Neuroscience is the study of how the brain and nervous system acquire, process, and integrate information, and how this information brings about behavior of an organism. It is an interdisciplinary major that draws on insight from the fields of biology, psychology, chemistry, physics, mathematics, and many more.
Our major comprises unique, interdisciplinary courses and electives from other areas of science and mathematics. Understanding the complexities of the nervous system requires a strong, interdisciplinary foundation and the practice of multiple approaches toward solving challenging problems affecting the nervous system. With our emphasis on learning neuroscience by doing neuroscience and ample opportunities for community engagement, service learning, science communication, original research, and more, you’ll have an edge when applying for graduate and professional programs or landing your first job in neuroscience.
As a neuroscience major, you will:
- Enjoy a competitive edge when applying for health professions programs, neuroscience research, or industry employment.
- Take courses designed specifically for neuroscience and taught by faculty from four disciplines.
- Engage in hands-on laboratory and service-learning opportunities.
- Complete a learning experience outside the classroom, such as an internship, independent study or a research project.
Our students frequently work with faculty on research projects like gene regulation of behavior in lupus-prone mice.Special Opportunities
Dr. Julie Mach
Becoming responsibly engaged in the world happens in chemistry because we're teaching students to be scientists who think critically and use the scientific method. Our job as scientists is to communicate that information. The two go hand in hand.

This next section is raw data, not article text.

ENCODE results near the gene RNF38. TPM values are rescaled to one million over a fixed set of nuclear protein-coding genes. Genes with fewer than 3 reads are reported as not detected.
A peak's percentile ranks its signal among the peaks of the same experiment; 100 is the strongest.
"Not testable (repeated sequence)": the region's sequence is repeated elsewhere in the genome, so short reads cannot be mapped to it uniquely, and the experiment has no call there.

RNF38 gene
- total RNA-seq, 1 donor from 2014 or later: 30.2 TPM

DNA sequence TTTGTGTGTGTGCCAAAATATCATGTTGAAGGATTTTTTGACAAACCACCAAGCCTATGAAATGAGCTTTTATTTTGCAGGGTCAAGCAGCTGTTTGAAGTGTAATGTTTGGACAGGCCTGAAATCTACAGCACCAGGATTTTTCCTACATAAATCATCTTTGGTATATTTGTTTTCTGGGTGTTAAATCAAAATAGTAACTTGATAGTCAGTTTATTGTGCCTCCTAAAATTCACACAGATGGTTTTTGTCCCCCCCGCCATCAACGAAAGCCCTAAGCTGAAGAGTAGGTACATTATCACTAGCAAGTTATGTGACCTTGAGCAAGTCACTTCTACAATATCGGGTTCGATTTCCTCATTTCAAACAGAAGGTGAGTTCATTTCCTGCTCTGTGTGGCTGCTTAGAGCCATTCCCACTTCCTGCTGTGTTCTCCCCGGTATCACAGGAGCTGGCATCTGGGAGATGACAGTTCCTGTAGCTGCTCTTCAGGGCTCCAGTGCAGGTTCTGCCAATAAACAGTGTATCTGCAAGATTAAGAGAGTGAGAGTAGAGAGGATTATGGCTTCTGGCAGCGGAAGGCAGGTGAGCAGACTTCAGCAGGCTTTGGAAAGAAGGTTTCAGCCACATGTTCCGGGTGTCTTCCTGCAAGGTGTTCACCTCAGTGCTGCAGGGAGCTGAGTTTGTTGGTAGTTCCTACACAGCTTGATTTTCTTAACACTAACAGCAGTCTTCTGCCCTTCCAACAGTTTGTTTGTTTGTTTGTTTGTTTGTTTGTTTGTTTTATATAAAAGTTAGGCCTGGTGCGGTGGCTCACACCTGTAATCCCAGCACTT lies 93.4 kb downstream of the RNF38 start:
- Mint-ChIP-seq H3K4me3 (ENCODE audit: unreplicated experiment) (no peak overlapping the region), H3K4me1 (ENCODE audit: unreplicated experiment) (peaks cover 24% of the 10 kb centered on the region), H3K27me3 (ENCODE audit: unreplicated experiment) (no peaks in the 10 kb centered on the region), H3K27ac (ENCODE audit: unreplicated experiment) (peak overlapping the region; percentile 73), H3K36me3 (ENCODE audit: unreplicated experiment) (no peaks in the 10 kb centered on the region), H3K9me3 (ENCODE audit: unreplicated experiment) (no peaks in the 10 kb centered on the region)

Elizabeth Quincer '13
Chicago Medical School
Biology and Chemistry; Neuroscience
Not only were the courses I took influential in solidifying my decision to study medicine, but my professors were also extremely valuable in supporting me and helping me to consider what I wanted my future to look like. Volunteer experiences helped to shape my path and led to my desire to work with underserved populations.
Charissa Quinlan '13
Integrated Biomedical Sciences Program, University of Notre Dame
Chemistry and Psychology; Neuroscience
I learned to balance classes with outside activities, honed my skills as a peer leader, and confirmed my passion in the fight against cancer. In the labs I discovered my love for research and developed my skills as a scientist. Together these experiences lead me to my career in cancer research.
Dr. Mikel Olson
Dr. Olson strives to provide a learning environment where students participate in diverse and dynamic classroom conversations about the impact faith has on their area of study.Video Profile
Dr. Darin Ulness
In the broadest sense, my hope is that a person is able to come to Concordia and get the foundational knowledge they need – whether that's in chemistry or whatever field they are in – so that they can go on and do wonderful things for society. And to do it in a way that makes them happy.
Michael Larson '09
Director of Worship, Arts and Service at Lutheran Church of the Good Shepherd in Olympia, Wash.
Psychology Major; Neuroscience and Chemistry Minors
My liberal arts education and experiences at Concordia prepared me to see life as something to be investigated and lived, rather than a series of checkpoints on a planned path.
Lacey Shiue '14
University of Minnesota Medical School
Biology and Chemistry; Neuroscience and Psychology
I was drawn to the interdisciplinary nature of the neuroscience and the potential for future innovation. The faculty’s passion for the field and willingness to engage with students was another factor that motivated me to study neuroscience at Concordia.